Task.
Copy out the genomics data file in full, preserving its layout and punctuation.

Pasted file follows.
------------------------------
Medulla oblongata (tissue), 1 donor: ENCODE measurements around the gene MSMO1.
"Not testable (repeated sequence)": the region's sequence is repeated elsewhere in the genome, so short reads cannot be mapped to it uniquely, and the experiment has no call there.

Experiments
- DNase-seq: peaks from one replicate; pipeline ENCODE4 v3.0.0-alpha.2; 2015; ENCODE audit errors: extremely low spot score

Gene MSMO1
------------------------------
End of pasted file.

Medulla oblongata (tissue), 1 donor: ENCODE measurements around the gene MSMO1.
"Not testable (repeated sequence)": the region's sequence is repeated elsewhere in the genome, so short reads cannot be mapped to it uniquely, and the experiment has no call there.

Experiments
- DNase-seq: peaks from one replicate; pipeline ENCODE4 v3.0.0-alpha.2; 2015; ENCODE audit errors: extremely low spot score

Gene MSMO1